Survey data released this month by the Office of the National Coordinator for Health Information Technology (ONC) showed promising figures in terms of adoption of electronic health records during the first stage to achieve meaningful use.
In survey data prepared by the American Hospital Association, 81 percent of hospitals said they plan to achieve meaningful use of EHRs and take advantage of incentive payments. About two-thirds of those hospitals (65 percent) responded that they will enroll during Stage 1 of the incentive programs during 2011-12.
On the physician side, the National Center for Health Statistics of the Centers for Disease Control and Prevention found that 41 percent of office-based physicians currently are planning to achieve meaningful use of certified EHR technology and take advantage of the incentive payments. About four-fifths of these physicians--or about a third of all office-based physicians (32.4 percent)--said they will enroll during Stage 1 of the programs.
So far, so good, but what can be anticipated when moving on to Stages 2 and 3? Some of these concerns were expressed Jan. 10 at the ONC's Standards Committee Implementation Workgroup, run by Dan Nelson, practice administrator for Desert Ridge Family Physicians in Phoenix.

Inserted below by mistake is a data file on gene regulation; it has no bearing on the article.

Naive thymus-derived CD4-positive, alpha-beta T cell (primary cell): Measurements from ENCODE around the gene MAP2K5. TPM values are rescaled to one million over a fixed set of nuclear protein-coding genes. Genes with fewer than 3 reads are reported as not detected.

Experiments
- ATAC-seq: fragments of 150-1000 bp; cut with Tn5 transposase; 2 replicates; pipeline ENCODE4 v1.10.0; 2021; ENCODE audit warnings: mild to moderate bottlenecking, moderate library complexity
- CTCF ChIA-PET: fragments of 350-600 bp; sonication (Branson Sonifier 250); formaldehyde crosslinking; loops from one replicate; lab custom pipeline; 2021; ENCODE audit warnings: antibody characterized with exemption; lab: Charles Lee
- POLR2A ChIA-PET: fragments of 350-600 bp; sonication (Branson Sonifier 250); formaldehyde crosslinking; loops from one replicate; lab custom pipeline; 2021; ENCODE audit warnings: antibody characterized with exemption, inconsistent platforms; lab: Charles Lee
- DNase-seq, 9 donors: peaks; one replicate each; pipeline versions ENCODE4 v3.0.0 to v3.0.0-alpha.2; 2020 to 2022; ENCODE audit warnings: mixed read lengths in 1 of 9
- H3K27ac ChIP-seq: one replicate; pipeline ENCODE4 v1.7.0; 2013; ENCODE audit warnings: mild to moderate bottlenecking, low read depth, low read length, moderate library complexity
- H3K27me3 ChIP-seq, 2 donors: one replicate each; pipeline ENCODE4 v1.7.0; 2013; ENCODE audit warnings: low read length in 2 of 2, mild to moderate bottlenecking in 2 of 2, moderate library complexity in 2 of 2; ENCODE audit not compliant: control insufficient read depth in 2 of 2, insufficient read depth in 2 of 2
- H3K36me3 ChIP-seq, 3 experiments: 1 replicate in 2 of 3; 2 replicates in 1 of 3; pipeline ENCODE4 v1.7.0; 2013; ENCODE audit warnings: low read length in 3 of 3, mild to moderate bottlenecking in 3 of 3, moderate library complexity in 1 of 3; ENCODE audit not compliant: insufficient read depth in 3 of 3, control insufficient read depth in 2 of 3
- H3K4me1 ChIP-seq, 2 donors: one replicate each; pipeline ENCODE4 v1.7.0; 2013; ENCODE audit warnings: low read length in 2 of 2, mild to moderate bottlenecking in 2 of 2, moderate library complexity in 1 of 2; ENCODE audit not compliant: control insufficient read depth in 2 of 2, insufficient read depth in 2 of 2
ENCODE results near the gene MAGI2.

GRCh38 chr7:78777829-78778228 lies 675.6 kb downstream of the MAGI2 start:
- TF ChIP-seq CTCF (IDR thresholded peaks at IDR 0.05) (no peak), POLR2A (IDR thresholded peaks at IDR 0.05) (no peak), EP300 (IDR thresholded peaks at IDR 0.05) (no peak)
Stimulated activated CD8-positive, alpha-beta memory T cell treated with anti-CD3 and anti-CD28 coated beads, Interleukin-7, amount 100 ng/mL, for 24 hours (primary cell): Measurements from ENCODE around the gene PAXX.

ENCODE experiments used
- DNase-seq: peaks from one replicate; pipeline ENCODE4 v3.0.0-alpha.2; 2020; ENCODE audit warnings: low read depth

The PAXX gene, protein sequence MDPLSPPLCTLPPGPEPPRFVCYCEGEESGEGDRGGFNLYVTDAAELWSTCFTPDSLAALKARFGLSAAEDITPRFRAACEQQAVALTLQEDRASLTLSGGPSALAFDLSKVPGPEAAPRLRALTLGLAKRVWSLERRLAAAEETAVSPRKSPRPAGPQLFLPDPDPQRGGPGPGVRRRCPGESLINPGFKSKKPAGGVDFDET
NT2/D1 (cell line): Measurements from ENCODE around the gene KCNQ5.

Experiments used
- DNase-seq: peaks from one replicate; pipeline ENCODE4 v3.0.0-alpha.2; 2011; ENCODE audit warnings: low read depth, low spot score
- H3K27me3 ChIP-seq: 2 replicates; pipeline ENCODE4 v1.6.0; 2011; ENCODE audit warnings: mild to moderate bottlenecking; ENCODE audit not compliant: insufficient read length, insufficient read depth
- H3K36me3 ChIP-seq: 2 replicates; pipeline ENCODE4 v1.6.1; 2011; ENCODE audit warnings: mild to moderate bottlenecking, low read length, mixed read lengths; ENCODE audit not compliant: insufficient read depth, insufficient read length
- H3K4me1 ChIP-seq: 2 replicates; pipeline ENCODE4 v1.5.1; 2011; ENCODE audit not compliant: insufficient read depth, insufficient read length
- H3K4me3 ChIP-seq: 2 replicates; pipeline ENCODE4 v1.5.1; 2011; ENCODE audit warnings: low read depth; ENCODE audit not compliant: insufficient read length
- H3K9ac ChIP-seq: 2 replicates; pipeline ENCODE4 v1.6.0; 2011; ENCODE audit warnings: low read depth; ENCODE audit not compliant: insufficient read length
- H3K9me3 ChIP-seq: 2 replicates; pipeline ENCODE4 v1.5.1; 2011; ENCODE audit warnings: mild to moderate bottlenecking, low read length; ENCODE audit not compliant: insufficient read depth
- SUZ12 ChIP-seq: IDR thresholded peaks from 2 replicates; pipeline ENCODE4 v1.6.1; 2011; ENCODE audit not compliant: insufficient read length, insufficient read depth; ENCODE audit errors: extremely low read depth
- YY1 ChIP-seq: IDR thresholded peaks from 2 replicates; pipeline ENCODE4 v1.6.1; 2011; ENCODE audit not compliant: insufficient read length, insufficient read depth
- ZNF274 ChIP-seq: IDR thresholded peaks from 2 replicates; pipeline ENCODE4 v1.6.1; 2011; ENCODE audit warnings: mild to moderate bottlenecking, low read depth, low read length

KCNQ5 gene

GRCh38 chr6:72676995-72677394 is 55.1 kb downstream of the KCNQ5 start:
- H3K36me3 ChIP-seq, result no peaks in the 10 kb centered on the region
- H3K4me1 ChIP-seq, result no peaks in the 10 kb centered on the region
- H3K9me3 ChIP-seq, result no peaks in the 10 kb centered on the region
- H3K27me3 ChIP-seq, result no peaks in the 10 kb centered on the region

Nelson's practice has been using a certified EHR for six years now, and "so the jump to meaningful use is going to be rather low for us," Nelson said. But Nelson said he is concerned about the focus on Stage 1 of meaningful use by both EHR vendors and Regional Extension Centers--and not what occurs later during Stages 2 and 3.
He added that in his opinion, the technical bar of Stage 1 "is really quite low." His concern: Too many underqualified EHRs that are getting certified, "which adds a false legitimacy to their products," he told the panel.
For those practices that are evaluating EHRs, "a low price tag, a simplistic system, a certification star and perhaps a money back guarantee may be all the justification needed to make their choice," during stage 1, he said. But, in the long run, if a vendor is unable to meet Stages 2 or 3, "a money back guarantee will be useless to reclaim the lost time and effort for implementation."
If these underqualified systems are widely deployed--representing a significant market presence, the technical requirements of Stages 2 and 3 will need to be lowered if they are to remain attainable, Nelson said.
"In my view, watered down requirements will undermine the goals of the entire program," he said. But he added some potential solutions are now available such as through Regional Extension Centers. These centers could help by steering practices toward qualified EHRs.
"The RECs should represent the best interests of the communities they serve by ensuring that providers are using capable systems," Nelson said. When enough of these systems are in place, the medical community will benefit greatly--through better communications and streamlined access.
This is something we will all need to consider now--and for the future. - Jan